2. The quest for a legitimate, or fair, deal drives many of our decisions in negotiations. If you feel the other party is taking advantage of you, you are likely to reject their offer, even if it would leave you objectively better off. To succeed in negotiation, we need to put forth proposals that others will view as legitimate and fair.
  3. Whether you have an ongoing connection with a counterpart or don’t think you’ll ever see her again, you need to effectively manage your relationship as your negotiation unfolds. Relationship dynamics become all the more important when you have an ongoing connection: future business, your reputation, and your relationships with others may hang in the balance. You can strengthen the relationship by taking time to build rapport and by meeting your own high ethical standards throughout the process.
  4. Alternatives and BATNA. Even as we take part in negotiations, we are aware of our alternatives away from the table—what we will do if the current deal doesn’t pan out. Negotiation preparation should include an analysis of your BATNA, or best alternative to a negotiated agreement, according to Getting to Yes. For example, a job candidate may determine that she will start applying to grad schools if a particular job negotiation falls apart.
  5. In negotiations, options refer to any available choices parties might consider to satisfy their interests, including conditions, contingencies, and trades. Because options tend to capitalize on parties’ similarities and differences, they can create value in negotiation and improve parties’ satisfaction, according to Patton.
  6. In negotiations, a commitment can be defined as an agreement, demand, offer, or promise made by one or more party. A commitment can range from an agreement to meet at a particular time and place to a formal proposal to a signed contract.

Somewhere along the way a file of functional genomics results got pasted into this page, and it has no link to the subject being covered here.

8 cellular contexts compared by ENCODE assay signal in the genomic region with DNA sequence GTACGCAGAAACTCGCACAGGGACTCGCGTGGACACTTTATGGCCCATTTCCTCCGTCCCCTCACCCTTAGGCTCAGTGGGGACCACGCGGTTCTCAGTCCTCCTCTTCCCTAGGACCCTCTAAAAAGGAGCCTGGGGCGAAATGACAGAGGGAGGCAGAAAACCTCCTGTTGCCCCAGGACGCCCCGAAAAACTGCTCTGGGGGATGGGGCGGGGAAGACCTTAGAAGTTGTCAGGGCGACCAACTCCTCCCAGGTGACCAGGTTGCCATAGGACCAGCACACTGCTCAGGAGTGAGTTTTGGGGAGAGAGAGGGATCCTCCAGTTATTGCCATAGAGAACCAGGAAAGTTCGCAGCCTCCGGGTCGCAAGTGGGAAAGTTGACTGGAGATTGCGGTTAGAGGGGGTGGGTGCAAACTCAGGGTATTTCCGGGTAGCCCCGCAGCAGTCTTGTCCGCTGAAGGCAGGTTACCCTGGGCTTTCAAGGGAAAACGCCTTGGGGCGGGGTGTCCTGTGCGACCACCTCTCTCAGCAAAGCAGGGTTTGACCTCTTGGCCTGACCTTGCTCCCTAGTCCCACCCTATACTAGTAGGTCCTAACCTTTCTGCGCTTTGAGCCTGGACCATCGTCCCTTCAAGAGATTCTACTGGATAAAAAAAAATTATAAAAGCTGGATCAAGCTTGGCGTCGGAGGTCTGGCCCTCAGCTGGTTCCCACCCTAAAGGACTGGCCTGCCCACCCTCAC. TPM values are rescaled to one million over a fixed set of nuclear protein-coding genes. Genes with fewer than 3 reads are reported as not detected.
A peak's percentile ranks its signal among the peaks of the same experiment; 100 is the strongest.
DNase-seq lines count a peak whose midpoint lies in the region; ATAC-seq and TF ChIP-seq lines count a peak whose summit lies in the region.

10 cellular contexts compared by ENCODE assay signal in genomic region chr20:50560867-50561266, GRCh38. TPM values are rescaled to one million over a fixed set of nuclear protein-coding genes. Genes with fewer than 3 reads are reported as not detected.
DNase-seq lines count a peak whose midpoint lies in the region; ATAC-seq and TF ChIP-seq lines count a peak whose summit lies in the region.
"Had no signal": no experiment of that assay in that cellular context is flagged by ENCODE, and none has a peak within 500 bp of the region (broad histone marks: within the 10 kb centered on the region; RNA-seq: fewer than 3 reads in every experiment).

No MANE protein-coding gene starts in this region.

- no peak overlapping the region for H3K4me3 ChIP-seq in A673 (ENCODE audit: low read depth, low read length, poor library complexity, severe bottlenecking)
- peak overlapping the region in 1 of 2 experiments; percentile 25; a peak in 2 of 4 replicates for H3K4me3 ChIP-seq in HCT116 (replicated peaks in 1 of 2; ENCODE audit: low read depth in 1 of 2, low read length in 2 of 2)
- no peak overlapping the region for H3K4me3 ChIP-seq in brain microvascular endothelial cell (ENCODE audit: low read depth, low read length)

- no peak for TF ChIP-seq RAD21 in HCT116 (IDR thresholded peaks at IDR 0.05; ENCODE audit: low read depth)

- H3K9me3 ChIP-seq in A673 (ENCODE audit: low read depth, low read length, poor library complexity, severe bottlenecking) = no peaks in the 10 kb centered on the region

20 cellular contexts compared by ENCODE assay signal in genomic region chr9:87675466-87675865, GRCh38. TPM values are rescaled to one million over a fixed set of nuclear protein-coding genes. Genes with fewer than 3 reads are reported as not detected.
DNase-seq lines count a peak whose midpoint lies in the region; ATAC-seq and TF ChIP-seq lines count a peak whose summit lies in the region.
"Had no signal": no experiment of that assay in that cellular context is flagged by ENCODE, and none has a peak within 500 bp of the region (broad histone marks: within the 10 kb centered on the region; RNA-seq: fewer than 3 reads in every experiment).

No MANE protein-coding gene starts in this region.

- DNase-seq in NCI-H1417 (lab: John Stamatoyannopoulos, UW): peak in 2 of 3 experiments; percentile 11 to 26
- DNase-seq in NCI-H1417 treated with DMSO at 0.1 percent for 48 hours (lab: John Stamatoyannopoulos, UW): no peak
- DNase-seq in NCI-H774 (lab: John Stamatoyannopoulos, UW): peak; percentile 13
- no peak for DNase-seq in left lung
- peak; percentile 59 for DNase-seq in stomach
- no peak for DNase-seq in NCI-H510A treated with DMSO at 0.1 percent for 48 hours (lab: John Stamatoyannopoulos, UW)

7. Whether you are negotiating online, via phone, or in person, you will take part in a communication process with the other party or parties. The success of your negotiation can hinge on your communication choices, such as whether you threaten or acquiesce, brainstorm jointly or make firm demands, make silent assumptions about interests or ask questions to probe them more deeply.

Armed with a better understanding of these building blocks of negotiation, you are positioned to learn more about how to prepare to create and claim value in negotiations, manage fairness concerns, and reach the best deal possible—both for you and for your counterpart.

Do you consider yourself a natural born negotiator?



Katherine Shonk is the editor of the Negotiation Briefings newsletter, a monthly source of negotiation advice for professionals published by the Program on Negotiation at Harvard Law School. She is also a research associate for Harvard Business School and was formerly employed by the Kellogg School of Management at Northwestern University. Shonk received her BS from the University of Illinois at Urbana-Champaign and her MA in creative writing from the University of Texas at Austin. She has published articles in the Harvard Business Review and other management journals. An accomplished fiction writer, Shonk is the author of a novel, Happy Now?, and a short story collection, The Red Passport.